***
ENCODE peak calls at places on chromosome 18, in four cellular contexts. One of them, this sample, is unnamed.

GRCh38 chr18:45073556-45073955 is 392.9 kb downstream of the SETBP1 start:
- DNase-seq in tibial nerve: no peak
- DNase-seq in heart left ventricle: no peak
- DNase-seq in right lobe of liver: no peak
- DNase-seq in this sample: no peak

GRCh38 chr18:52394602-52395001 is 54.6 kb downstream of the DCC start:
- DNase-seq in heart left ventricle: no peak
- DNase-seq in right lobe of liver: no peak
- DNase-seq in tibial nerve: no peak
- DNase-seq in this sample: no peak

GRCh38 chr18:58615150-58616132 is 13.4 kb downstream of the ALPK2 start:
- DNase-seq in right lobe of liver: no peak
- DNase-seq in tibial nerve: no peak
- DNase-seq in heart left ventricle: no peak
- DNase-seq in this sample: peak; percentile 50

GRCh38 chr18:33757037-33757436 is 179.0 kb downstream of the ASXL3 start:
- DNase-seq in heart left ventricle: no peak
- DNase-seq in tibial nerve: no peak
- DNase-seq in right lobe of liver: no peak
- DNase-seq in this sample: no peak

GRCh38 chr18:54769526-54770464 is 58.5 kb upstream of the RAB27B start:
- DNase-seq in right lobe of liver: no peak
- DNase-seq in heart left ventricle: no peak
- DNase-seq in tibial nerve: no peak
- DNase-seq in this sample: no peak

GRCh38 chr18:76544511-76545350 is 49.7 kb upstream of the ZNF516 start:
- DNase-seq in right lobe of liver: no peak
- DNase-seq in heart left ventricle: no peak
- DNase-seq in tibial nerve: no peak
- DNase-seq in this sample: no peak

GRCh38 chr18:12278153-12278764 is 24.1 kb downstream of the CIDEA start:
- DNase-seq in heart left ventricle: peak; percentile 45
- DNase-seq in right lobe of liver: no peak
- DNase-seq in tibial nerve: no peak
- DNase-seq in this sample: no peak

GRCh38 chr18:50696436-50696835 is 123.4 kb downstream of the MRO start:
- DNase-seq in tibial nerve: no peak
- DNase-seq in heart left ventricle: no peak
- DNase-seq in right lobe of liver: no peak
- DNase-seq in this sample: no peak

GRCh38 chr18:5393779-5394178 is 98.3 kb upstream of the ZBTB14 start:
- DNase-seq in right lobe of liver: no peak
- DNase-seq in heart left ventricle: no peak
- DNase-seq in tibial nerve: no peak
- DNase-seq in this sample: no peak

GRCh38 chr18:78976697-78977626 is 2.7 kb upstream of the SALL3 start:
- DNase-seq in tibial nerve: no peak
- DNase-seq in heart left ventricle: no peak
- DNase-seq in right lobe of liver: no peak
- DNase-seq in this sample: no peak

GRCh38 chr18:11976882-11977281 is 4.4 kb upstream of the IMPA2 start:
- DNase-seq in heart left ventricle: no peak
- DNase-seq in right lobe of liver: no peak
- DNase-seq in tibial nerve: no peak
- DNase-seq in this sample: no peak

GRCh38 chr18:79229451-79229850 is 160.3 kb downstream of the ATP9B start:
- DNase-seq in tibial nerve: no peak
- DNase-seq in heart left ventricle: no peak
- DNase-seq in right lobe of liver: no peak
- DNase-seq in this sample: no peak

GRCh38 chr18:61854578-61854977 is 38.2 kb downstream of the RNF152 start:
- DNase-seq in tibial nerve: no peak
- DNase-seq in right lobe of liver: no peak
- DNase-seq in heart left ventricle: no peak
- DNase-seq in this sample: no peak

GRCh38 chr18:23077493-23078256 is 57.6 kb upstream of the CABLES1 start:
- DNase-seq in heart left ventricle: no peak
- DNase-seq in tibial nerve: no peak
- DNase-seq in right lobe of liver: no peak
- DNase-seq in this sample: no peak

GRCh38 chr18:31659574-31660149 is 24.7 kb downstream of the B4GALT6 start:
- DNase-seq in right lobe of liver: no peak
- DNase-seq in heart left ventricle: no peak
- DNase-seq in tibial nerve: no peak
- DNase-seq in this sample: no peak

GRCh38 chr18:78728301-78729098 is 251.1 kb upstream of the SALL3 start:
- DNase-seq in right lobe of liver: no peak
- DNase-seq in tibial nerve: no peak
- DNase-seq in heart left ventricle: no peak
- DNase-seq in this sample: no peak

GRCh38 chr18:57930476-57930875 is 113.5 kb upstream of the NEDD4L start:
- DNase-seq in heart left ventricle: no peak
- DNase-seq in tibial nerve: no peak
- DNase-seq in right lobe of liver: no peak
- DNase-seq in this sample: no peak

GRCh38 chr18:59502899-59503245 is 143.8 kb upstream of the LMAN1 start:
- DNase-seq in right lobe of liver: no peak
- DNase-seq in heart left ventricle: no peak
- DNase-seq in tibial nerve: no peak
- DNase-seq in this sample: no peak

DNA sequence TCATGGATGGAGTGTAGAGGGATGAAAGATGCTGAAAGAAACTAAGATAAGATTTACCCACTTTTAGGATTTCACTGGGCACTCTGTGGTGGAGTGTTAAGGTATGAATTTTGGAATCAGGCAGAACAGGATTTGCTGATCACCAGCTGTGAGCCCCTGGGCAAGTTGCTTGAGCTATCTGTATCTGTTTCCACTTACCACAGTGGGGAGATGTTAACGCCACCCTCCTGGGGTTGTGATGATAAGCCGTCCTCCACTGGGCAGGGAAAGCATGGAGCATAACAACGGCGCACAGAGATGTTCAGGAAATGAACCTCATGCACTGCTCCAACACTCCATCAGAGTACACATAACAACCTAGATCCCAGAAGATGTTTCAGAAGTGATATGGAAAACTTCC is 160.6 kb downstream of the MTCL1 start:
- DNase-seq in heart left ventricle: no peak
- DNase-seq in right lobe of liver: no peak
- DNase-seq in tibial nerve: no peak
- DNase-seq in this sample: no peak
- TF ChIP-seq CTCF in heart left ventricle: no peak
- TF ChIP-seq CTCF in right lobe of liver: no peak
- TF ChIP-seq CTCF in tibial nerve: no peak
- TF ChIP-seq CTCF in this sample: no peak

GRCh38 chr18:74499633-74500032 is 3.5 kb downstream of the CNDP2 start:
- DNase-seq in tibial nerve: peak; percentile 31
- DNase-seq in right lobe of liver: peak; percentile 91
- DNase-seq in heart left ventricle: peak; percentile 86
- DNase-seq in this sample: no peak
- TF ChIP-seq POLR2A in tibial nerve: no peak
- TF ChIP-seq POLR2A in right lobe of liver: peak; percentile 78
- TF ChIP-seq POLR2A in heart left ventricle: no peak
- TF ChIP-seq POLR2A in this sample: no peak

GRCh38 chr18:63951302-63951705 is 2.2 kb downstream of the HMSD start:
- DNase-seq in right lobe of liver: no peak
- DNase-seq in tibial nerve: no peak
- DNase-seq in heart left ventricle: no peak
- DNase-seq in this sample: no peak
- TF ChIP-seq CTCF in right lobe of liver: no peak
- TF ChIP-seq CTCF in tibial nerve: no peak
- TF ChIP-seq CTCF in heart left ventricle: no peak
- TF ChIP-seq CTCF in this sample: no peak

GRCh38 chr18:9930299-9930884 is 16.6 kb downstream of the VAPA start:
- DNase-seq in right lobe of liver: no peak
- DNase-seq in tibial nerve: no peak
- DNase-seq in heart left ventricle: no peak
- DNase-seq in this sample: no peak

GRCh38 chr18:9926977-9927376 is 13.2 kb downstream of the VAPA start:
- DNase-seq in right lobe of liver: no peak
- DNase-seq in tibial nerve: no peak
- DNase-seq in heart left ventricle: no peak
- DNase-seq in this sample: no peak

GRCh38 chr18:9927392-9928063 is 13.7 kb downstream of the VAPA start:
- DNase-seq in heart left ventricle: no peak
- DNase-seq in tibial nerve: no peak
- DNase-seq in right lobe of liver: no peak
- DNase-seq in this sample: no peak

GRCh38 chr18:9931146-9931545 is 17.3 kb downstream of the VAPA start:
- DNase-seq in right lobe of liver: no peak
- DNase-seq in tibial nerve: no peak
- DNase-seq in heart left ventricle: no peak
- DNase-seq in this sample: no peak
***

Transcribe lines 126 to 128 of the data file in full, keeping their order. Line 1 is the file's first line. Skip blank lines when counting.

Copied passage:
- DNase-seq in tibial nerve: no peak
- DNase-seq in heart left ventricle: no peak
- DNase-seq in this sample: no peak